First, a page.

500 Years of Da Vinci: Leonardo’s Best Works in Italy

May 2nd 2019 marks the 500 year anniversary of Leonardo da Vinci’s death. Throughout May 2019, events in celebration of the Renaissance’s greatest Great Master will take place across France (where he spent his later years) and Italy.

Many of Leonardo’s most famous artworks are in Paris’ Louvre, including his iconic Mona Lisa. However, Italy doesn’t lack artworks by the Renaissance’s greatest Great Master. Da Vinci’s masterpieces in Italy include The Last Supper, the Annunication and his only surviving self-portrait. We’ll break down exactly where you’ll find Leonardo Da Vinci’s masterpieces in Italy.

Despite only producing 15 complete paintings, Leonardo da Vinci is considered one of the greatest artists of all time. Leonardo introduced subtle, psychological realism to Renaissance art. The quietly sparkling eyes of his subjects, and the mysterious half-smile of Mona Lisa, demonstrate his mastery of human expression.

Roma Experience are proud to offer 15% off all Roma Exprience tours in May with our code ‘DAVINCI’, in celebration of the great artist’s legacy.

Santa Maria delle Grazie, Milan

Leonardo da Vinci's Last Supper in Santa Maria delle Grazie, Milan.
The Last Supper, Leonardo da Vinci

In the Convent of Santa Maria delle Grazie in Milan, you’ll find what might just be Leonardo da Vinci’s most famous work in Italy: The Last Supper.

The last supper was painted between 1495 and 1498, when Leonardo was in his 40s. Today, it’s a highlight of any visit to Milan. However, its quite a miracle The Last Supper survived the ages.

Leonardo used a new painting technique called a secco, which left the work particularly prone to decay. In the 17th century, the monks who lived in the convent tried to raise the floor — and removed the feet of Jesus in the process. In the 19th, over-eager restorers removed a lot of Da Vinci’s original work. Then, in the 20th, Santa Maria delle Grazie was bombed in WWII.

Despite all trials, The Last Supper has survived. Today, it remains an evocative rendering of Jesus’ final evening.

Pinacoteca Ambrosiana, Milan

Within Milan’s historic library, the Biblioteca Ambrosiana, you’ll find a small but mighty collection of Renaissance art. Alongside Raphael’s sketches for The School of Athens (found in the Vatican’s Raphael Rooms) and Caravaggio’s Basket of Fruit, is Da Vinci’s Portrait of a Musician.

For many years, people believed the subject of Portrait of a Musician was the musician and composer Franchinus Gaffurius, who worked for Milan Cathedral. However, new Dutch research claims the drawing may be a young portrait of Leonardo da Vinci….

Gallerie dell’Academia, Venice

Vitruvian Man, Leonardo da Vinci

Leonardo’s scientific sketch books, known as Codexes, are scattered across the world. One Codex is owned by Bill Gates; another by the British Family.

Perhaps the most iconic remains in Italy. You’ll find the most famous sketch from Leonardo’s notebooks in Venice: his Vitruvian Man.

However, don’t plan a visit to see this work alone. Vitruvian Man is particularly susceptible to age damage because it was made on paper with ink. Because of this, Vitruvian Man is only displayed publicly irregularly.

Biblioteca Reale, Turin

On the ground-floor of Turin’s Royal Palace — a UNESCO World Heritage Sight — is a spectacular historic library which houses many of Leonardo’s most beautiful sketches.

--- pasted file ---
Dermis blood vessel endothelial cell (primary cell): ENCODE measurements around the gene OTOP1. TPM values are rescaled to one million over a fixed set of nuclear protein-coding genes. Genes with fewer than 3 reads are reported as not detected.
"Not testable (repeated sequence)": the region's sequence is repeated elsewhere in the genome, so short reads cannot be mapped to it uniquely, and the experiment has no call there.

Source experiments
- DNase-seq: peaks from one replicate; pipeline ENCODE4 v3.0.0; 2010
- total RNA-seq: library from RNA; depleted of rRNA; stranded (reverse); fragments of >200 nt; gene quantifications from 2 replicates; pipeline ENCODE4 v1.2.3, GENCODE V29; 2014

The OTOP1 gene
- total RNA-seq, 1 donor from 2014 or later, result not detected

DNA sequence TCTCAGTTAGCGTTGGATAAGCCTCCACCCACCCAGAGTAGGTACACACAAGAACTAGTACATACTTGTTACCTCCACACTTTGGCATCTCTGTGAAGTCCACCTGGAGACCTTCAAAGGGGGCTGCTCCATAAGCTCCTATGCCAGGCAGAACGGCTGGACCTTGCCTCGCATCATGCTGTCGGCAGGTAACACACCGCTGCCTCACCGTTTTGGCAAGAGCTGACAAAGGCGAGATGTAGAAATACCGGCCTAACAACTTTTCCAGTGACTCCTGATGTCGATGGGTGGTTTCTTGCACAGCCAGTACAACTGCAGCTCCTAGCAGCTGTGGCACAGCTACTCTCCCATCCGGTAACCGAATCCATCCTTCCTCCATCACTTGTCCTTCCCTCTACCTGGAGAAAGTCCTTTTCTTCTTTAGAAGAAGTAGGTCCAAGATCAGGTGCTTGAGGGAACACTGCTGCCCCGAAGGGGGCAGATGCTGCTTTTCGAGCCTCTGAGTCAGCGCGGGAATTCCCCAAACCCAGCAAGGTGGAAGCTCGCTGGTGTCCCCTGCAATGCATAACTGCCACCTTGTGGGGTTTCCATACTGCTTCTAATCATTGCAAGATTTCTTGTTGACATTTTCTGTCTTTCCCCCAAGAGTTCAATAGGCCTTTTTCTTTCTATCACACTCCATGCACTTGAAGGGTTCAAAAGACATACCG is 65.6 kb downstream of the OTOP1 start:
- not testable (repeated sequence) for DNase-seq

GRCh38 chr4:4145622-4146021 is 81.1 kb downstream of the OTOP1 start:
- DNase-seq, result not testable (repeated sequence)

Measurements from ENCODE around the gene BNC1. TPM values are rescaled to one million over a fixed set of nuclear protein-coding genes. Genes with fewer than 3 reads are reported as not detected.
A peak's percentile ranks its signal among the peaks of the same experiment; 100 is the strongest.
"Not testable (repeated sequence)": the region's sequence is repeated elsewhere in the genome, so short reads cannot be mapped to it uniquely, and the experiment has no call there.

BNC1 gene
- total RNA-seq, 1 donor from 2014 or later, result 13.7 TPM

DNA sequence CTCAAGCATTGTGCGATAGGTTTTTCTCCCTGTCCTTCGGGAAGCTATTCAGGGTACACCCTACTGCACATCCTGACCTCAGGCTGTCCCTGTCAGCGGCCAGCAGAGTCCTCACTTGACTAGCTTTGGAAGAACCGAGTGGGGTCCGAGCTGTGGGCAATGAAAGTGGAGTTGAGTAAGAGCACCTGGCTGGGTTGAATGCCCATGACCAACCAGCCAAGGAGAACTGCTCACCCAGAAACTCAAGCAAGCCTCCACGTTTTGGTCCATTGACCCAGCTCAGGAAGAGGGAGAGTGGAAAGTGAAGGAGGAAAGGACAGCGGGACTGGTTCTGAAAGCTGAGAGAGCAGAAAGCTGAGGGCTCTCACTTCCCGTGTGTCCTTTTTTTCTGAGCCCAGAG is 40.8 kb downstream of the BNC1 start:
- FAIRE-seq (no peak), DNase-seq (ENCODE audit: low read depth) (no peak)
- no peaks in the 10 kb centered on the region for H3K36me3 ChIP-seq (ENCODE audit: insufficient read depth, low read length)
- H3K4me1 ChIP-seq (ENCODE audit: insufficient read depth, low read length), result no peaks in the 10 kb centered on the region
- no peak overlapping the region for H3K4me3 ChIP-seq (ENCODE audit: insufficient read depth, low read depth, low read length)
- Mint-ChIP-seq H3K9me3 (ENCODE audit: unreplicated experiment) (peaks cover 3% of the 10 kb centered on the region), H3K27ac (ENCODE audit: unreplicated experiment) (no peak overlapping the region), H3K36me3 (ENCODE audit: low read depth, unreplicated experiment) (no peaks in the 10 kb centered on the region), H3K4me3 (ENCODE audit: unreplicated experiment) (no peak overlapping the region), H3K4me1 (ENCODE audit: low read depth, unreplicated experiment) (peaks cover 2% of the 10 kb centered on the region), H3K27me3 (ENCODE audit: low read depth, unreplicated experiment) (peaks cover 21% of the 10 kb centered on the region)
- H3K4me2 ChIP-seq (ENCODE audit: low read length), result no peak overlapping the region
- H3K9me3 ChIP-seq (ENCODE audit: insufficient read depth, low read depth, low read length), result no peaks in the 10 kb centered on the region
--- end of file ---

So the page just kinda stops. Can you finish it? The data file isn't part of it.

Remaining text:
The library houses Da Vinci’s study for The Baptism of Christ and Virgin of the Rocks, which are incredibly impressive in their own right. However, Biblioteca Reale can also claim Leonardo’s only verified self-portrait, sketched when he was 50 years old.

Galleria Nazionale di Parma, Parma

Head of a Woman, Leonardo da Vinci

Visit Parma for the food (proscuitto and parmesan, two Italian favorites, come from the region) and stay for the artwork. Galleria Nazionale di Parma boasts an incredible collection of Renaissance art, and among them is Da Vinci’s Head of a Woman.

Head of a Woman manages to capture internal thought on a painted subject, much like Leonardo did with his Mona Lisa. As well as a triumph of psychological subtlety, Head of a Woman is a triumph of beauty. Her lidded eyes are downward facing and she does not address the viewer; her skin is positively radiant.

Vatican Museums, Rome

There are a million reasons to tour the Vatican Museums in Rome. From Michelangelo’s magnificent Sistine Chapel ceiling to the extensive collection of Classical Statuary, you’d be hard-pressed to find a gallery more spectacular.

Among the reasons to visit the Vatican is Leonardo da Vinci’s unfinished St. Jerome in the Wilderness. Although this painting is sparse, the depiction of an emaciated St. Jerome, alone and looking to the cross, is a deeply evocative rendering of faith.

Uffizi, Florence

The Uffizi is Italy’s most popular gallery and why is no secret. Some of the greatest masterpieces of the Renaissance can be found in the Uffizi, including works by Caravaggio, Raphael, Titian, Michelangelo — the list goes on and on.

Three works by Leonardo da Vinci can be found in the Uffizi, which is a special treasure considering only 15 of his paintings survive. Join an Uffizi gallery private tour and see his Annunciation, Baptism of Christ and Adoration of the Magi.

Discover Leonardo da Vinci’s Works in Italy

Italy is where Da Vinci was born, raised and become a great thinker. The fertile atmosphere of the Italian Renaissance set Leonardo da Vinci up for greatness. Now, a visit to Italy promises the chance to see many of the Great Masters most moving works.

by Annie Beverley

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